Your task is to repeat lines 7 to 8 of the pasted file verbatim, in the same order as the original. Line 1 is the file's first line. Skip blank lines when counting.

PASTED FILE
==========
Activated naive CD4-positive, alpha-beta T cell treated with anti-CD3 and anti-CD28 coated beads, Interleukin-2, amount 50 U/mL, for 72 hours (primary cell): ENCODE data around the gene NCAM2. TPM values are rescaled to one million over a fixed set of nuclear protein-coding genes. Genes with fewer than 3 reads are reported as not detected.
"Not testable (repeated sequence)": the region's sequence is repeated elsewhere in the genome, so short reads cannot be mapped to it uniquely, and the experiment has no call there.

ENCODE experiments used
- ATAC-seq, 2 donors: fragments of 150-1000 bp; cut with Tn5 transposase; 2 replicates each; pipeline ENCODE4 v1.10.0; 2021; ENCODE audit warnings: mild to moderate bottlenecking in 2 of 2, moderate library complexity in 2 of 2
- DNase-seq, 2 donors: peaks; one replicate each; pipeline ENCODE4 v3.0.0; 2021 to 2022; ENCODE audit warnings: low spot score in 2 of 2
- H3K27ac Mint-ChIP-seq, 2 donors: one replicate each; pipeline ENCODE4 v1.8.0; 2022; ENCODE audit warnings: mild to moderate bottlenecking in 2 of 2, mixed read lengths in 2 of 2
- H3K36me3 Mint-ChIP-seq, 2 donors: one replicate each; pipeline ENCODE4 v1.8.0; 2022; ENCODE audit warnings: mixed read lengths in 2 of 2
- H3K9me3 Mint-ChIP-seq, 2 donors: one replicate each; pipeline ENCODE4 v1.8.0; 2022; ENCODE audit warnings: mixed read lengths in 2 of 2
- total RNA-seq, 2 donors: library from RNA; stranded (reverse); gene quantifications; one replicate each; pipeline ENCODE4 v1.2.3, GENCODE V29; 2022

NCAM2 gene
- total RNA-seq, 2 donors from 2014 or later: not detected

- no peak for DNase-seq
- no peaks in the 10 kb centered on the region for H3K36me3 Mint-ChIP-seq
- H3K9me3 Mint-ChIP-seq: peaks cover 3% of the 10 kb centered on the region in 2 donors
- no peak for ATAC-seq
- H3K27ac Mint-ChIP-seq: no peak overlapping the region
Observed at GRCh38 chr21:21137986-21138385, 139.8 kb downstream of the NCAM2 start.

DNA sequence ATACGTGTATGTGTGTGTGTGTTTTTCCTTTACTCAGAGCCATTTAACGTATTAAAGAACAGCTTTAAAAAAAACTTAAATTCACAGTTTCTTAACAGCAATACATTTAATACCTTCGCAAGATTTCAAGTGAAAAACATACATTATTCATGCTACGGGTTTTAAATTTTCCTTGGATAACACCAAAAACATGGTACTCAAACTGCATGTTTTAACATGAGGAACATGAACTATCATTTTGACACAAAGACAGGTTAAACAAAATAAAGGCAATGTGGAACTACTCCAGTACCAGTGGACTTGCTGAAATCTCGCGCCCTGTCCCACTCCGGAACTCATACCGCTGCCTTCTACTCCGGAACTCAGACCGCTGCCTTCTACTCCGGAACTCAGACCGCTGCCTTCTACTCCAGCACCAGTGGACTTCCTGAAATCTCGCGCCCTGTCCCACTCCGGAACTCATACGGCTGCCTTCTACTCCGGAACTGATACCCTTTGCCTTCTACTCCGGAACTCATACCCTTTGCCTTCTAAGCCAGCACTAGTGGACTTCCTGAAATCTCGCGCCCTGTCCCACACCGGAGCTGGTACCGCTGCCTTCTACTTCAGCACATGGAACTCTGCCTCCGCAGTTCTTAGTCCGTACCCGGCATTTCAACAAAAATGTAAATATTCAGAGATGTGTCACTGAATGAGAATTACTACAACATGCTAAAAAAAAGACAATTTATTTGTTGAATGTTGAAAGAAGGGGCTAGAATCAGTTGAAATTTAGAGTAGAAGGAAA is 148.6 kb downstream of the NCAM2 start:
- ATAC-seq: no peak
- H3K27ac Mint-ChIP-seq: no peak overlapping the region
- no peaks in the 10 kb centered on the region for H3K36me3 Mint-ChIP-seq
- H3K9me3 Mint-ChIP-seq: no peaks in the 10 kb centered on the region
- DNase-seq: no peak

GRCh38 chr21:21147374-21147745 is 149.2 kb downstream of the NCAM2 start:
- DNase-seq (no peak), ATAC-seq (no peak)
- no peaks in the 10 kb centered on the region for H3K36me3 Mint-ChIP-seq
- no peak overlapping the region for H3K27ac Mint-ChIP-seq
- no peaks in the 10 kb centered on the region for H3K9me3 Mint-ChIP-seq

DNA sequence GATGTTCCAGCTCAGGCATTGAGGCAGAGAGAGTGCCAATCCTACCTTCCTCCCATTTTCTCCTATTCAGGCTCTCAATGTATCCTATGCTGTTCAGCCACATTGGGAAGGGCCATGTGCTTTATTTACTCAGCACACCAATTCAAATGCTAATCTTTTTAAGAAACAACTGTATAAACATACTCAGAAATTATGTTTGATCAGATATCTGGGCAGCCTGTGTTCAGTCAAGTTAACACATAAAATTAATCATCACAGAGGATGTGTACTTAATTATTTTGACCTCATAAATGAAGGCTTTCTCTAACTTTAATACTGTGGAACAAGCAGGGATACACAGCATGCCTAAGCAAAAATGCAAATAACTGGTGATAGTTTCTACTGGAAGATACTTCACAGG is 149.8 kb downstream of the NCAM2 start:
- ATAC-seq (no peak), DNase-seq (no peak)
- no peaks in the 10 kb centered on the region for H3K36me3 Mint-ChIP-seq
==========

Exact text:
- H3K36me3 Mint-ChIP-seq, 2 donors: one replicate each; pipeline ENCODE4 v1.8.0; 2022; ENCODE audit warnings: mixed read lengths in 2 of 2
- H3K9me3 Mint-ChIP-seq, 2 donors: one replicate each; pipeline ENCODE4 v1.8.0; 2022; ENCODE audit warnings: mixed read lengths in 2 of 2